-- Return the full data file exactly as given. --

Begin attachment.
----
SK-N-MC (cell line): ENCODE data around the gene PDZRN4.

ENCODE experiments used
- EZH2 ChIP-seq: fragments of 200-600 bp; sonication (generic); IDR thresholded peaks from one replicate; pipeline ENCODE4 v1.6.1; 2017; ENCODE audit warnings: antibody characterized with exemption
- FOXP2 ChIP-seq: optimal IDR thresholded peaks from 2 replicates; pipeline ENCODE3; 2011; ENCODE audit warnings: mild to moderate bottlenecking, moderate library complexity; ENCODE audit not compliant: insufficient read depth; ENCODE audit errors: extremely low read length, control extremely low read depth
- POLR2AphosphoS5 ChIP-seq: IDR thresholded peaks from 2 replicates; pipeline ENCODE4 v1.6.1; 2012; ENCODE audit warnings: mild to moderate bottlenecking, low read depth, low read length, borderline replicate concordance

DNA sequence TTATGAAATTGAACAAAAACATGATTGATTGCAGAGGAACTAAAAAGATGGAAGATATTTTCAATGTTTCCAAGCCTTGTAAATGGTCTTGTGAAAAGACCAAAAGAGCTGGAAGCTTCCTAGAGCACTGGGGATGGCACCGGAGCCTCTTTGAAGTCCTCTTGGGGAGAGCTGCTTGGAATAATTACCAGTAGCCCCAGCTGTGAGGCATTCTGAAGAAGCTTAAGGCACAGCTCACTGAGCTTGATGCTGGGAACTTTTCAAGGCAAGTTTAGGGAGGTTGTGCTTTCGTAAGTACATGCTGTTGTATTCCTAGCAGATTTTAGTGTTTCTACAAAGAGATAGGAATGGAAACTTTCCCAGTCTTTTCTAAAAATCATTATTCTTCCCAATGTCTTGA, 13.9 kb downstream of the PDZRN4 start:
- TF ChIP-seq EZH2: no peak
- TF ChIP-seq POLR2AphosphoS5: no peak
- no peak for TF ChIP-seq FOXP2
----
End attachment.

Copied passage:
SK-N-MC (cell line): ENCODE data around the gene PDZRN4.

ENCODE experiments used
- EZH2 ChIP-seq: fragments of 200-600 bp; sonication (generic); IDR thresholded peaks from one replicate; pipeline ENCODE4 v1.6.1; 2017; ENCODE audit warnings: antibody characterized with exemption
- FOXP2 ChIP-seq: optimal IDR thresholded peaks from 2 replicates; pipeline ENCODE3; 2011; ENCODE audit warnings: mild to moderate bottlenecking, moderate library complexity; ENCODE audit not compliant: insufficient read depth; ENCODE audit errors: extremely low read length, control extremely low read depth
- POLR2AphosphoS5 ChIP-seq: IDR thresholded peaks from 2 replicates; pipeline ENCODE4 v1.6.1; 2012; ENCODE audit warnings: mild to moderate bottlenecking, low read depth, low read length, borderline replicate concordance

DNA sequence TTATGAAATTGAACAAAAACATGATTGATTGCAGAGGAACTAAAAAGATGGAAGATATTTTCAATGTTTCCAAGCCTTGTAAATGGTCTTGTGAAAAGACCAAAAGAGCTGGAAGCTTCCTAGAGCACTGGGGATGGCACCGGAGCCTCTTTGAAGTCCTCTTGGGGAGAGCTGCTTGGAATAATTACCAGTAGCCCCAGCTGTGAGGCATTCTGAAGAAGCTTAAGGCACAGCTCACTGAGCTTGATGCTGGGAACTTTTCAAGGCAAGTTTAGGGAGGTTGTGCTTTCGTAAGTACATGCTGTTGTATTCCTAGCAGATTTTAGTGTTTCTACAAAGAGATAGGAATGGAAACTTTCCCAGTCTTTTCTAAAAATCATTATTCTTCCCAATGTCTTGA, 13.9 kb downstream of the PDZRN4 start:
- TF ChIP-seq EZH2: no peak
- TF ChIP-seq POLR2AphosphoS5: no peak
- no peak for TF ChIP-seq FOXP2